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Mary-Jane Duffy

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Stranger things

The story of things that won’t be whipped, the stories
which have tripped you like the baby on your doorstep.

There was a stange noise, you’d opened, the dog’d strained
nearly toppling the drawer in which it slept. Then the egg

and the cream, and the dog with her looks, the policeman,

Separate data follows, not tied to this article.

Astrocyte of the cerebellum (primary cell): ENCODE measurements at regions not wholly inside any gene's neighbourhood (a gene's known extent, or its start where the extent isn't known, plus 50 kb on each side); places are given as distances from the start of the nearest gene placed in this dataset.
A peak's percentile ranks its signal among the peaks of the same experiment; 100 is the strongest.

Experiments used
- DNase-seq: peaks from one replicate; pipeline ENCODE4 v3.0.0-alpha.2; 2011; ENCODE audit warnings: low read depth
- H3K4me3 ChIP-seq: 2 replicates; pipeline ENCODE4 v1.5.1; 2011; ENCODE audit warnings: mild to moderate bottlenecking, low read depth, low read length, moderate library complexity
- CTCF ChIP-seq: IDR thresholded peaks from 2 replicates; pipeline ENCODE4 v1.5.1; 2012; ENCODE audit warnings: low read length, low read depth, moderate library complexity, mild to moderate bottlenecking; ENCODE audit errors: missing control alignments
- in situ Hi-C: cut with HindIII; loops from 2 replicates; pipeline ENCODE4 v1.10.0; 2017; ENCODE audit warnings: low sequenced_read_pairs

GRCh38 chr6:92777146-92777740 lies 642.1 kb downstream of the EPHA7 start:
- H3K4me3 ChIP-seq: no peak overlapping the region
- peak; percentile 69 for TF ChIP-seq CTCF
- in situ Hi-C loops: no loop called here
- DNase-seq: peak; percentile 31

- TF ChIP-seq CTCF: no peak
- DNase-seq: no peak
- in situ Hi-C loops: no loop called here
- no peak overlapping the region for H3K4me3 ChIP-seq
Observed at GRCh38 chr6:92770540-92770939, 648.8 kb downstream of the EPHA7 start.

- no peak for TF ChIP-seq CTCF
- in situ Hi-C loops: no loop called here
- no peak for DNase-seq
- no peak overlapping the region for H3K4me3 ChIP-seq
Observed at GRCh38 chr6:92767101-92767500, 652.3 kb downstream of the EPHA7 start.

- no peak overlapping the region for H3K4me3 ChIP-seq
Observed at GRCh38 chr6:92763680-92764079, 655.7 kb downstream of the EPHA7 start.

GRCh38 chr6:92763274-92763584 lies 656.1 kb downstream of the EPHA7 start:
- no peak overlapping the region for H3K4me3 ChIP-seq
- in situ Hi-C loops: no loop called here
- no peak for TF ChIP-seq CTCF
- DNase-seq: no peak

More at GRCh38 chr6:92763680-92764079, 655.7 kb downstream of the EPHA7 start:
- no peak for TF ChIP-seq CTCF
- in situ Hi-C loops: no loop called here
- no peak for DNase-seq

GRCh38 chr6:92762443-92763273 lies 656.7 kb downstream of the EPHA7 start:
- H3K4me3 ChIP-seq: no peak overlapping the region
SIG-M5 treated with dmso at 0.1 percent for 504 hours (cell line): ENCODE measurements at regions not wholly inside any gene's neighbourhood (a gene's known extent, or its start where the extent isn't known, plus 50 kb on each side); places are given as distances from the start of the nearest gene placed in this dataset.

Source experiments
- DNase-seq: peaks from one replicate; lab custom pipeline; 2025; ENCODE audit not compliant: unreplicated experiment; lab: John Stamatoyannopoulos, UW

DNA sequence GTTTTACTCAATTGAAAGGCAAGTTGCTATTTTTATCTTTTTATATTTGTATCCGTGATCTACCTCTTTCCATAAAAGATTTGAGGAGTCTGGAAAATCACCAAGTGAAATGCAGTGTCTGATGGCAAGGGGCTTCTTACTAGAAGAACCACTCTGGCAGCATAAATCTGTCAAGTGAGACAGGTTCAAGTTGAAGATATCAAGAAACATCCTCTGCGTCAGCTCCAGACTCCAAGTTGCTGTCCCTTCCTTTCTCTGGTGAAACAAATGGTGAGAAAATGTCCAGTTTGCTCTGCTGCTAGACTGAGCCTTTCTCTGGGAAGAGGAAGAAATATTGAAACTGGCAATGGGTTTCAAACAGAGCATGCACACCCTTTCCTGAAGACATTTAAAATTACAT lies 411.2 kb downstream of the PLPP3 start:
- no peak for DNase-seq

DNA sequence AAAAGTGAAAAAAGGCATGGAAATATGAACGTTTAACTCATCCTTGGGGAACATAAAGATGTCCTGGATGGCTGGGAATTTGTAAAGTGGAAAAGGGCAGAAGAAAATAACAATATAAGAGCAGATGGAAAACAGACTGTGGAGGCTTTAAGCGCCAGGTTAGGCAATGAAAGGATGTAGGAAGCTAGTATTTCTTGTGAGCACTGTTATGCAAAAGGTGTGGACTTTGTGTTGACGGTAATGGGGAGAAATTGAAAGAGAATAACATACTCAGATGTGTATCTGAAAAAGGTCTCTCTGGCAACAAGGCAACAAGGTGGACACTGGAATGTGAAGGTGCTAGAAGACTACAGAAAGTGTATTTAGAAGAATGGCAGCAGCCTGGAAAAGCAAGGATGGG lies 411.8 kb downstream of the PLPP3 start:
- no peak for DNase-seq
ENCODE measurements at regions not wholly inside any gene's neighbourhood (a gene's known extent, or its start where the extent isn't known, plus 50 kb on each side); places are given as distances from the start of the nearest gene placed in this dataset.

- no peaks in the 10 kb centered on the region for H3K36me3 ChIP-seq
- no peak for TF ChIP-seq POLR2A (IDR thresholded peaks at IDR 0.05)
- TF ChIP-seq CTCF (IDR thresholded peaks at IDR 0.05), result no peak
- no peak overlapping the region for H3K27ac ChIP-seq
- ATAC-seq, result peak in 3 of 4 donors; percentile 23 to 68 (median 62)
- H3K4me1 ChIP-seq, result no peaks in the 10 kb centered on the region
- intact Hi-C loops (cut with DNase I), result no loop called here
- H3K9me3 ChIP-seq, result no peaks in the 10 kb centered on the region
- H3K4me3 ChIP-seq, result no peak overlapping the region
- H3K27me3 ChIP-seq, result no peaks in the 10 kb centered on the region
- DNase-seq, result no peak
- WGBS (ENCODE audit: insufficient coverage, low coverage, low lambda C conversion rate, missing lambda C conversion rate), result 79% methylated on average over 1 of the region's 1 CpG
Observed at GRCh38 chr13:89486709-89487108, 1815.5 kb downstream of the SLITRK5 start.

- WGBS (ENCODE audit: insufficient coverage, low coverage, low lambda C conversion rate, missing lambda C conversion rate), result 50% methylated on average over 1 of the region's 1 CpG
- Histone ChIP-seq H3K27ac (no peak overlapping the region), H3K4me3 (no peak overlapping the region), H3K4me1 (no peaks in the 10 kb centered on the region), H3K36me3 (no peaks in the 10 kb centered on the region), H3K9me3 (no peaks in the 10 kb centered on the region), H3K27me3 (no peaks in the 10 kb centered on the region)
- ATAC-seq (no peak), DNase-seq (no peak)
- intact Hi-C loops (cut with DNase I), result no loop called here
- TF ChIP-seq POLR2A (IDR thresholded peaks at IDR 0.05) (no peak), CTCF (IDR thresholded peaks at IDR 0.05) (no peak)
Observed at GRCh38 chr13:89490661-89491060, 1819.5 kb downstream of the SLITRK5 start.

the drawer, and the girl in the books. It takes a lot to laugh

but a train to cry or hoot at least at the baby, the one you
never wanted now it’s here at your door with the storm

of onions that arrived on the beach, a roof in the paddock
the carpet of weeds. This morning a farmer was saved by a cow

and the baby’s arms stretched out to the dog. And what could you do
once it had appeared, this summer of questions, this summer of clouds

what could you do but float down the street with the couch
pray the hill doesn’t fall, kiss the baby the baby the baby after all.

 

 

 

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